By Matt Dolloff, CBS Boston
BOSTON (CBS) — Advanced analytics have had a major impact on pro sports in recent years. That is indisputable. What’s up for debate is how you feel about them, and how seriously you take comprehensive yet inscrutable stats like WAR.READ MORE: Johnson & Johnson Vaccine 'Particularly Good For Mass Vaccination Campaigns,' Boston Doctor Says
Ultimately, not all advanced stats are bad or meaningless. They can tell you hidden stories about the performance of teams or individual players. You can piece them together to evaluate players, teams, or games. But they’re not the end-all-be-all of sports analysis, either, and sometimes they can get too convoluted for their own good.
That’s where a lot of advanced analytics experts have become the new sports talk contrarians.
Pro Football Focus has been one of the most polarizing entities in this respect. On one hand, their player grades seem fairly accurate and can give you an idea of who’s playing well at positions that don’t have the benefit of “regular” stats. Offensive linemen, for example. Blocking. Coverage.
But on the other hand, as reliable as PFF can be at times, they can also make some baffling assertions after crushing themselves under the weight of over-analysis. Like when Ben Stockwell gathered that Aaron Rodgers was just “average” in a 2015 game against the Chiefs, despite throwing five touchdowns and no interceptions with a decent 138.5 passer rating.
Now, they’ve made a similarly puzzling declaration after ranking all 32 NFL defenses through Week 6. The Patriots, who rank at or near the bottom of the league in several categories, are actually just an average defense.
“For as catastrophic as some of the Patriots bottom line numbers have been, down to down this unit hasn’t been that bad,” the article reads. “Most of the big plays have come on complete coverage busts which, though obviously a major issue, are likely to iron themselves out over a season. Rookie Deatrich Wise has been a major boost to the team’s pass-rush, with 19 total pressures on 140 pass-rushing snaps.”READ MORE: Police Search Woods After Man Fired BB Gun Behind Salem Walmart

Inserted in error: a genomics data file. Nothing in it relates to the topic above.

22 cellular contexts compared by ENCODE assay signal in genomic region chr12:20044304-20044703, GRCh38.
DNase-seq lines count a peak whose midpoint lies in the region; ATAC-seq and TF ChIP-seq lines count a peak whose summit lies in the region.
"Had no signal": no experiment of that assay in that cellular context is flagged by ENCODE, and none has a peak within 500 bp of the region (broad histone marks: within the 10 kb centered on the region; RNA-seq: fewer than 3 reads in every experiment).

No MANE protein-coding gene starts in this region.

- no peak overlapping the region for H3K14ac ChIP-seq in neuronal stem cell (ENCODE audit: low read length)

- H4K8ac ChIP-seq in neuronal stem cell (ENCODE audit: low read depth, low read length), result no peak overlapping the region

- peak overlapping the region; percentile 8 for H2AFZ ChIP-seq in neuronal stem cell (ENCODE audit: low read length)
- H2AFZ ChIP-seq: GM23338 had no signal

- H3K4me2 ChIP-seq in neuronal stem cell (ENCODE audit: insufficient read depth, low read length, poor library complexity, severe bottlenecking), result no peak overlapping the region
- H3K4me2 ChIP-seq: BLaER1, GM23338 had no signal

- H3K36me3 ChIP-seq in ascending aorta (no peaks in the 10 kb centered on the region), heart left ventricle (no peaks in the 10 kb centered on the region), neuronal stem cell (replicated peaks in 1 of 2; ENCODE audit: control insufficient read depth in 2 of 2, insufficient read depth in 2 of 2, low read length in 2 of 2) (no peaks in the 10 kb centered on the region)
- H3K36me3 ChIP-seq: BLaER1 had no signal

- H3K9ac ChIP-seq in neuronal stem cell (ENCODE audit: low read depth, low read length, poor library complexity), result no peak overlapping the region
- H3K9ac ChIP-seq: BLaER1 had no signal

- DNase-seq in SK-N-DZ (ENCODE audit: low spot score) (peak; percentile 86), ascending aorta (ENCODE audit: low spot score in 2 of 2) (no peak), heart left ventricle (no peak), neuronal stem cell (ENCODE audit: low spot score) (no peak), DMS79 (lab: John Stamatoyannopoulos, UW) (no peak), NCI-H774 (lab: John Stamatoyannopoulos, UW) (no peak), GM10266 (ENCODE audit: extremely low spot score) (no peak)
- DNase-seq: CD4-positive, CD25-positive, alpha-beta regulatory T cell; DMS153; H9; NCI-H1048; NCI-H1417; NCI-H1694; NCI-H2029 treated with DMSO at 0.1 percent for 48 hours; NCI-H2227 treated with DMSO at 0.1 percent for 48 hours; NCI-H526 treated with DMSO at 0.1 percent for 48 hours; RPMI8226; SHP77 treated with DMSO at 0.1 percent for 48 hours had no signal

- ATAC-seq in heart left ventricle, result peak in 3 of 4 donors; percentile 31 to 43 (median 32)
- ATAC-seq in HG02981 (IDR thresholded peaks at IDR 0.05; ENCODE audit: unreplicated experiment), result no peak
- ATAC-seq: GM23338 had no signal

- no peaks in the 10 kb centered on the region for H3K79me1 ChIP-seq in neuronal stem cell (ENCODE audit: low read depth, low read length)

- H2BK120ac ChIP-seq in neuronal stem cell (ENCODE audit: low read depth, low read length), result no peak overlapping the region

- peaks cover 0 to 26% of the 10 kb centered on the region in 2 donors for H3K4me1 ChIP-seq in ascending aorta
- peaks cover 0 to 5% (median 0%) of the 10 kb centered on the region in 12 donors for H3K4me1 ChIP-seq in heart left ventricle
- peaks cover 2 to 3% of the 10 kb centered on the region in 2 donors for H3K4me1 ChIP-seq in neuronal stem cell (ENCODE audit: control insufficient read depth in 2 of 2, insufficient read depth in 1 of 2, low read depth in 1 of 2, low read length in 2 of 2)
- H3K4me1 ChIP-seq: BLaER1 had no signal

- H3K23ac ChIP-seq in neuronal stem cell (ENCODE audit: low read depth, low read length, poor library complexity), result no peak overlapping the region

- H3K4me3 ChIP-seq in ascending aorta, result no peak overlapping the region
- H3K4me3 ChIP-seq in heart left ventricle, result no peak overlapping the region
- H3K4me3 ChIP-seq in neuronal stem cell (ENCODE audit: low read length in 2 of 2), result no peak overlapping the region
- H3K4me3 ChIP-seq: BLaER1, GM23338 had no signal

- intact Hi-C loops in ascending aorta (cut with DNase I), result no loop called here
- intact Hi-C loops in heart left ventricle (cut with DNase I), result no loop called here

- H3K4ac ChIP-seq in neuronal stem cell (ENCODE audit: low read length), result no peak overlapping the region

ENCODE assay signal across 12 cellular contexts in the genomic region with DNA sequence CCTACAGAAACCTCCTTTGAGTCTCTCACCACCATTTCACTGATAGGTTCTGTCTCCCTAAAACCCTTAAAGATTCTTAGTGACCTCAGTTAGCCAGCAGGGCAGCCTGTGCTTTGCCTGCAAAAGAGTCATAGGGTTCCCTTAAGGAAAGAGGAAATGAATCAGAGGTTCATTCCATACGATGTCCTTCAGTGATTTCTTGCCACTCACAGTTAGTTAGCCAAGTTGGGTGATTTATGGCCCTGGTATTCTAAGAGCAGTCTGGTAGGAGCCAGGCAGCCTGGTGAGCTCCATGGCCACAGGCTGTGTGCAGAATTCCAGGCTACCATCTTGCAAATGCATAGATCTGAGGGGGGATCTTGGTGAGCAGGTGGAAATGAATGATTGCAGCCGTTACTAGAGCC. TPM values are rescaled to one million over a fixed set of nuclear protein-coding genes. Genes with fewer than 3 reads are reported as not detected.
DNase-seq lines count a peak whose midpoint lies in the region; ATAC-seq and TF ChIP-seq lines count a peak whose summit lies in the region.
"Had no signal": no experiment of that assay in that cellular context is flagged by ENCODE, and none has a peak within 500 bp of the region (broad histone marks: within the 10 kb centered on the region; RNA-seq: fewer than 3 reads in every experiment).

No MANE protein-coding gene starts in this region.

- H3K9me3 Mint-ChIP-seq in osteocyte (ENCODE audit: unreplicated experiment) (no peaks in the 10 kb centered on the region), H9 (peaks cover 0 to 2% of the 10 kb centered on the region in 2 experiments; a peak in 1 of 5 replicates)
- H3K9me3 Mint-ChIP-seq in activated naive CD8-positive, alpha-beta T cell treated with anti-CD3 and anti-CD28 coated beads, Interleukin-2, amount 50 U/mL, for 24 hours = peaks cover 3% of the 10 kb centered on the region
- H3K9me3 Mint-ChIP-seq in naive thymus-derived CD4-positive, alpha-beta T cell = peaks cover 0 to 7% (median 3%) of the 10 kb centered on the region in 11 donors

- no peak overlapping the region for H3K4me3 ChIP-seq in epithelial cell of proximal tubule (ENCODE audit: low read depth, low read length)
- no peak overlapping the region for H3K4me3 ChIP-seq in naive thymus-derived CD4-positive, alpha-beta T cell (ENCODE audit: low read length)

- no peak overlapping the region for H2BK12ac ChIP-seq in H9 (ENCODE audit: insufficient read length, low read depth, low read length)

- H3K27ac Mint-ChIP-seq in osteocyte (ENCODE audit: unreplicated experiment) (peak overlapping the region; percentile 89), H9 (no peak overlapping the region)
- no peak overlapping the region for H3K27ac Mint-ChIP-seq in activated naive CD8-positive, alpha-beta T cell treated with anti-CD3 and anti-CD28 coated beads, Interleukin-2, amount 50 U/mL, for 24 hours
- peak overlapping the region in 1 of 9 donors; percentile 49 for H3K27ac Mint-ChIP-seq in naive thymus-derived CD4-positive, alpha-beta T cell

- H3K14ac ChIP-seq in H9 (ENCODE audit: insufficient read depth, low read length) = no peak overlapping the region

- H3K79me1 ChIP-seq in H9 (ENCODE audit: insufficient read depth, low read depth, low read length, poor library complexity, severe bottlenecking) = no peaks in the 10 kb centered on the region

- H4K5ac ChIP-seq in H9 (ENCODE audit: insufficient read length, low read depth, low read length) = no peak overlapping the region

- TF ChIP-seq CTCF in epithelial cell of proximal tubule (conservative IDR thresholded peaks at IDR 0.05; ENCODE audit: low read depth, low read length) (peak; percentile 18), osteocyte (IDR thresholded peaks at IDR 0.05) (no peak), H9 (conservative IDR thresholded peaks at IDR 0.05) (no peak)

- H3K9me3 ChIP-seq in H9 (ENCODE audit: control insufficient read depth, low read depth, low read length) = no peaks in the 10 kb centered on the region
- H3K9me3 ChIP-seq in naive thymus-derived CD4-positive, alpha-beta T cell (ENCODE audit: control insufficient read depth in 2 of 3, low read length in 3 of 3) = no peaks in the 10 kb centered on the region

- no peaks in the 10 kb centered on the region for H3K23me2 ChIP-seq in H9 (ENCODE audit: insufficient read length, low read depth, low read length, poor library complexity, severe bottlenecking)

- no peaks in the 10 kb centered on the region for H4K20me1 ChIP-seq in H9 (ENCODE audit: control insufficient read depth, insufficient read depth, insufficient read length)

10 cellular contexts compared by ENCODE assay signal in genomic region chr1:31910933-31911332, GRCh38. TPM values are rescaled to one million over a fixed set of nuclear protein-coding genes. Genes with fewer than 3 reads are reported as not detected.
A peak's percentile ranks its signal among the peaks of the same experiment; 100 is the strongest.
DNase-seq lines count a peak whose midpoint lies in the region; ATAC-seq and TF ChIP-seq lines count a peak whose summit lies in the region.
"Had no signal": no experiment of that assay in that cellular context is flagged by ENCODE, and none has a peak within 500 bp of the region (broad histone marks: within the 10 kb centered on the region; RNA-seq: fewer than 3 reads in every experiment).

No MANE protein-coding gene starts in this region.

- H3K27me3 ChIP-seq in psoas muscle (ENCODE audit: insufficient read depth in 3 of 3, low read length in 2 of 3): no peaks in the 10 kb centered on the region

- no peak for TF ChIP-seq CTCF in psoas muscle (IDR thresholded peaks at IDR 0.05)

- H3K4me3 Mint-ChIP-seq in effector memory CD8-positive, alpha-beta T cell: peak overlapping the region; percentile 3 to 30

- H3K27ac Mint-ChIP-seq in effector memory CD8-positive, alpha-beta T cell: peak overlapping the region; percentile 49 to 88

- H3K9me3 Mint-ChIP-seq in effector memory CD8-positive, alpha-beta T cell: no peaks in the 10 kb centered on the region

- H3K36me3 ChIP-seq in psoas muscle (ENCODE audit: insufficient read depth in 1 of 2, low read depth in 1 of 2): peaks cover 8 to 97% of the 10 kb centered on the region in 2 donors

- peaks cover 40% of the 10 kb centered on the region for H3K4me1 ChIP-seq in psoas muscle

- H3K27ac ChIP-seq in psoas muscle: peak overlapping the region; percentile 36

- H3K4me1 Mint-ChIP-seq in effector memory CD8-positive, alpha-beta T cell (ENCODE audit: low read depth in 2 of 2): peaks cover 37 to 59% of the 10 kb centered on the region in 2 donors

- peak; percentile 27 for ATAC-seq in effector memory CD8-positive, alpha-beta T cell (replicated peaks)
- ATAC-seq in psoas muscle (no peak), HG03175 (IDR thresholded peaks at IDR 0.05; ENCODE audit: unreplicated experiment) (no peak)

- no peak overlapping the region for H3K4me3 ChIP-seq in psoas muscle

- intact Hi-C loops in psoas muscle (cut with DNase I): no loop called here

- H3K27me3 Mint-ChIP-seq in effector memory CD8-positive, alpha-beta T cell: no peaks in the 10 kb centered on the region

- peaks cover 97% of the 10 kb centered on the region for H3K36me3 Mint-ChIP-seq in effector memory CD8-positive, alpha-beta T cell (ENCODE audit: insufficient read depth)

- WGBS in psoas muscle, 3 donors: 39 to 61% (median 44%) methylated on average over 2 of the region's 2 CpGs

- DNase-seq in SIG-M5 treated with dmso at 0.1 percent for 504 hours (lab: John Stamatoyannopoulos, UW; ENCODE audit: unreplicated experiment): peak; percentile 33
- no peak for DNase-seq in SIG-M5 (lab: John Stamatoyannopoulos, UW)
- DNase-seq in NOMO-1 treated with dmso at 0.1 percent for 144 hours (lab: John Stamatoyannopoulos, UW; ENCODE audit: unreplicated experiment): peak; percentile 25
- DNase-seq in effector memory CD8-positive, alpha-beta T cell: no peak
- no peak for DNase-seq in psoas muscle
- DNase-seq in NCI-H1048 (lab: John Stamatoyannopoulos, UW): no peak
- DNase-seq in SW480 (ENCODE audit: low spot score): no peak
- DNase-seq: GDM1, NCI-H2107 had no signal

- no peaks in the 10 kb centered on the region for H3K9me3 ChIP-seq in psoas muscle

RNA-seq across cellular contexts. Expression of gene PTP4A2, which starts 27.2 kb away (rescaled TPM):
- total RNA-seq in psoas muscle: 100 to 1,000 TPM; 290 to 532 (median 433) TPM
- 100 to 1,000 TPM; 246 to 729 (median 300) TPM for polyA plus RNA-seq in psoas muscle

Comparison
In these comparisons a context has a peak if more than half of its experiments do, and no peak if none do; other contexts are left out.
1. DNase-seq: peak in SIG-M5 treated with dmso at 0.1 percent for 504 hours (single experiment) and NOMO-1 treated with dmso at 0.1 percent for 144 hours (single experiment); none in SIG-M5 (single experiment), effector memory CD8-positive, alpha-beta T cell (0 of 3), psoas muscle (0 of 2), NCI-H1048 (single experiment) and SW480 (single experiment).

The Vikings, Jaguars, Bears, Bills, and Dolphins rank 1-5 on their list of the Top-32 defenses through six weeks.
The article explains that the rankings “aggregate the play-by-play grading for every player on defense by facet of play (run defense, pass-rush, coverage, etc.), weights them by how much each area correlates to wins and losses through our research, and then adjusts for strength of opponent to create the final numbers.”
The confusing part about these rankings is that they’re supposed to be based on the first six weeks of the season, yet the story gives the Patriots credit for fixing their big-play problems over the remainder of the season (they haven’t fixed much yet). Their No. 17 spot would make a heck of a lot more sense if the defenses were being ranked according to how they’re expected to play for the rest of their games.
There’s nothing you can say to legitimately argue that the Patriots have only been mediocre on defense in 2017. Considering their league ranks in opposing passer rating (30th), total touchdowns allowed (29th), total yards allowed (32nd), yards per rush allowed (26th), points per game allowed (30th), and opposing third-down percentage (26th) … it doesn’t matter how much you’ve pored over every play, there’s no way that you can truly name as many as 15 defenses that have been worse.
Could the Patriots eventually work their way up to a mediocre defense? Absolutely. They’ve already shown signs of turning a corner in the past two games. But to posit that the defense we’ve seen through six weeks is merely average right now is to hurt your own reputation. It’s the kind of conclusion that should only induce eye-rolls.MORE NEWS: Wellesley Man Killed In Ipswich Mountain Bike Crash
Matt Dolloff is a writer/producer for CBSBostonSports.com. Any opinions expressed do not necessarily reflect those of 98.5 The Sports Hub, CBS, or any subsidiaries. Have a news tip, question, or comment for Matt? Follow him on Twitter @mattdolloff and email him at firstname.lastname@example.org.